Britain may have just lost the last friend it had in the European Union, less than a week after the country voted to abandon the group of nations that had been a pillar of peace and prosperity for the last six decades. German Chancellor Angela Merkel warned in no uncertain terms Tuesday that Britain can forget about any special favors or advantageous trading privileges with the EU.
"I can only urge our friends in Britain against deluding themselves," said Merkel, who has quietly emerged as the EU's most powerful leader during her 10 years guiding the union's largest economy and most populous nation.
Meanwhile, fallout from the referendum continued to shake up the political landscape in Britain. Labor party leader Jeremy Corbyn lost a confidence vote among party lawmakers, though he said in a statement that he would not resign.
Also on Tuesday, UK Independence party leader Nigel Farage was booed as he addressed the European Parliament. He said that other member states would soon follow Britain's lead in leaving the union, and scoffed at the idea that Britain would lose out on trade with the EU. "Between your countries and my country, we do an enormous amount of business in goods and services," Farage said. "That trade is mutually beneficial to both of us. That trade matters. If you were to decide to cut off your noses to spite your faces and to reject any idea of a sensible trade deal, the consequences would be far worse for you than it would be for us."
In the initial aftermath of Britain's vote to leave the union, Merkel had struck a conciliatory note, saying on Saturday and again Monday that nothing would change until Britain itself made a formal request to leave the EU. But her tone cooled on Tuesday after a Monday evening meeting in Berlin with French President Francois Hollande, Italy's Prime Minister Matteo Renzi and EU Commission President Donald Tusk.
All three want the EU to take a tougher line to discourage other nations from following Britain's example. Anti-EU sentiment is already running high in countries such as the Netherlands, France and Denmark.
Merkel said Britain's decision to "leave the family" was regrettable, but also a chance for a new start – music to the ears of more interventionist governments in France, Italy and Spain that had clashed with Britain over its foot-dragging in the EU. They now hope to turn the EU into more of a socialist superstate with greater federal authority as an antidote to a prolonged period of weak economic growth.
"We're going to ensure that there won't be any cherry-picking in the negotiations," Merkel said, dousing hopes nurtured in Britain that it might get the best of both worlds after leaving the EU: open access to the union's market of some 500 million people without having to accept the principles of freedom of movement for its people that are at the core of the EU. Merkel was uncharacteristically blunt in saying that isn't going to happen.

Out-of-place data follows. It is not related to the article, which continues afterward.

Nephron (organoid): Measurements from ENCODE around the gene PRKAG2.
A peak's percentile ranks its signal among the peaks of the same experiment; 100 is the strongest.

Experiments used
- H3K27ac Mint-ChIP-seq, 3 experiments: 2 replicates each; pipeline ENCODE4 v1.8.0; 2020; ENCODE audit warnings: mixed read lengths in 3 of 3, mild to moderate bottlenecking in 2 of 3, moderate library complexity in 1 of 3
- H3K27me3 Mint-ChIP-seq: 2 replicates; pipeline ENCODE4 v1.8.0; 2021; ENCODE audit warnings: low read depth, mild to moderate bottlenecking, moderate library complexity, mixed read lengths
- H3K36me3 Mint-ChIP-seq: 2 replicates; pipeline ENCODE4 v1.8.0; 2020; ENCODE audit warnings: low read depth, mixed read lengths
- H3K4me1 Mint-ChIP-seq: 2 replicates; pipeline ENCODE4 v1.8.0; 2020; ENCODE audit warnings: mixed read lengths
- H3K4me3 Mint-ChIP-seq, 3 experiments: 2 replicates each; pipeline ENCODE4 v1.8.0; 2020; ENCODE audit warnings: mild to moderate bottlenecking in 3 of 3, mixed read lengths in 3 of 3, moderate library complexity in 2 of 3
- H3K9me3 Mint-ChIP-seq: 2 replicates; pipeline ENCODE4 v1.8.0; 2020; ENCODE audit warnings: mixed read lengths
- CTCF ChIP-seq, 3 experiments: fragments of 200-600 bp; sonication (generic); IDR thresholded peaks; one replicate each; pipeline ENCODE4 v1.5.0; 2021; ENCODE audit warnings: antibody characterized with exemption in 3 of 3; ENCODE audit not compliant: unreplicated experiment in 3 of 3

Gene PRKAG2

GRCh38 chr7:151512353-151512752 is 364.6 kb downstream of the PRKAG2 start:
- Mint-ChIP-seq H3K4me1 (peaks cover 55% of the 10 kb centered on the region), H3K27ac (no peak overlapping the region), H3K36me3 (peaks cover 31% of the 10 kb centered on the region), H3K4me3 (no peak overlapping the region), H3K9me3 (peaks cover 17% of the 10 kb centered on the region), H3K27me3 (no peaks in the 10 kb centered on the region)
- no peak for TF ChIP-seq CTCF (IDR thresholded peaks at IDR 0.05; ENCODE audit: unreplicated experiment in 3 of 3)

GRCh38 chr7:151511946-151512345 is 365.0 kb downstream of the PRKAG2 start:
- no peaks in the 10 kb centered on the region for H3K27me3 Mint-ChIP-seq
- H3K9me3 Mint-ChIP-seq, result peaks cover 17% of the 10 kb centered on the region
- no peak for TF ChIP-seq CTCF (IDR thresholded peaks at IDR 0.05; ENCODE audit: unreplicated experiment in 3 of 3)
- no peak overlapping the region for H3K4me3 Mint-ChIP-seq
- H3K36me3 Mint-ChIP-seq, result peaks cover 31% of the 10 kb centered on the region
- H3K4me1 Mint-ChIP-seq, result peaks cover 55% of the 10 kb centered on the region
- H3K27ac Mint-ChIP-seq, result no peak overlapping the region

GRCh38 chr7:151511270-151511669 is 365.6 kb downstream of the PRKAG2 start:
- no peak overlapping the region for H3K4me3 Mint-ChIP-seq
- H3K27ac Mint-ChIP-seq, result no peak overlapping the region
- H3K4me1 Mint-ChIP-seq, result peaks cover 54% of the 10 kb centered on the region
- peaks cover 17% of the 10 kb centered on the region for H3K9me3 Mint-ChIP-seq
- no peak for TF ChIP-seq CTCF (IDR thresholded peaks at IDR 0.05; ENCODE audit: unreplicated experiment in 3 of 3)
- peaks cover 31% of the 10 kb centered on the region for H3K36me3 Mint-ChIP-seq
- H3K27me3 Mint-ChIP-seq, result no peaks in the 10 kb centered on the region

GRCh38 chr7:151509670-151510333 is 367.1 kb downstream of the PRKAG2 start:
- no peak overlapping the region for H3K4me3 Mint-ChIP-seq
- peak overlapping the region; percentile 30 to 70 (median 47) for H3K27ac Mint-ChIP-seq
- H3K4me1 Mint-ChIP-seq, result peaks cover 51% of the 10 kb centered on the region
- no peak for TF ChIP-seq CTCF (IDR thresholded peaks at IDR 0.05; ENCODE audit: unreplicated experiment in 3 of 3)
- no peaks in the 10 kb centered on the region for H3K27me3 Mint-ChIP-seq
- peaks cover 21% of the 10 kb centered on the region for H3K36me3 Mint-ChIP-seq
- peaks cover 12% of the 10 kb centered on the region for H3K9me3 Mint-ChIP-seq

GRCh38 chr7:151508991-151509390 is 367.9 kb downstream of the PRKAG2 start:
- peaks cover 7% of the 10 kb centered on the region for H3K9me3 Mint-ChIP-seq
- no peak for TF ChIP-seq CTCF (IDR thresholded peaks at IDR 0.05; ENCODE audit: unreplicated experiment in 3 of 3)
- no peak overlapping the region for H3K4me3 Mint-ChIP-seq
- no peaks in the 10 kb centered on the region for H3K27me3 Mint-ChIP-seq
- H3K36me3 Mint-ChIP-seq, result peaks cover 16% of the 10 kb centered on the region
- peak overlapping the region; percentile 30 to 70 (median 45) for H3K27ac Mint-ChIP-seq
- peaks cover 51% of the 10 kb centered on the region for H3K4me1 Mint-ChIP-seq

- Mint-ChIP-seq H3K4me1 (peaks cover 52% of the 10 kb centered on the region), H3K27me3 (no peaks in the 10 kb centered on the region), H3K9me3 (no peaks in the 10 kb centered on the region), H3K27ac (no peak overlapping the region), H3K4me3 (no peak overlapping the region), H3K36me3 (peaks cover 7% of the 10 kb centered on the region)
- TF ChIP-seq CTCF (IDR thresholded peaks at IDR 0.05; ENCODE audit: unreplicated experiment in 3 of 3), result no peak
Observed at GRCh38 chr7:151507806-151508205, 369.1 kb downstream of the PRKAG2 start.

"Anyone who wants to leave this family can't for a moment be allowed to think they can keep all the privileges of membership without carrying any of the responsibilities," she said to loud applause from members of parliament in Berlin's Reichstag building before flying to Brussels for a two-day summit with the leaders of the 28 EU member states. "There will obviously have to be a perceptible difference between countries in the EU family and those on the outside."
Her remarks seemed to pour cold water on the hopes Boris Johnson expressed Monday that Britain would continue to benefit from being part of Europe. Johnson, an outspoken pro-leave leader in Britain's Conservative party, is a top candidate to succeed lame-duck Prime Minster David Cameron, who said he would resign after leading the failed remain campaign. Amid a financial market meltdown after the vote and growing public anger in Britain over immediate backsliding on leave campaign promises, Johnson also said he expects there will be increased cooperation between Britain and the EU after "Brexit" – even though many who voted to leave the EU did so in the belief that it would enable Britain to stop the flow of immigrants to the country.
Merkel pointed out that Norway – one country outside the EU that nevertheless enjoys close trade ties – also accepts the EU's core demand of freedom of movement for its citizens. "The basic freedom of access has to be accepted for there to be free access to the EU market," Merkel said. "Norway has access because it freely accepts immigration from the EU."
Merkel also appeared to raise the bar on the looming divorce negotiations with Britain. She said there would be no talks at all with the British government until it submits an application to leave, which will start the clock ticking for a two-year period to hammer out the terms of the split. Even though Cameron had said the application to leave would be submitted right after the referendum, he has since backpedaled and said that step would have to be made by his successor – indicating a prolonged process that could last two months or more.
"Let there be no mistake about it," said Merkel, who rarely speaks in such pointed terms as she did in Tuesday's remarks, "before the application to leave is submitted, there will be no preliminary discussions whatsoever with Britain about their wish to leave, either on a formal or informal basis."
"The EU is strong enough to handle Britain's exit," she added.
Thomas Oppermann, the parliamentary floor leader of the center-left Social Democrats, junior coalition partners to Merkel's conservatives, told parliament after Merkel's speech that it is important to take a hard line against Britain in Brussels, at the summit and beyond.
"There can be no rewards for leaving the EU, and no bonus for nationalism or anti-EU attitudes," he said.
9:17 a.m.: This article was updated with Labor party leader Jeremy Corbyn losing a confidence vote.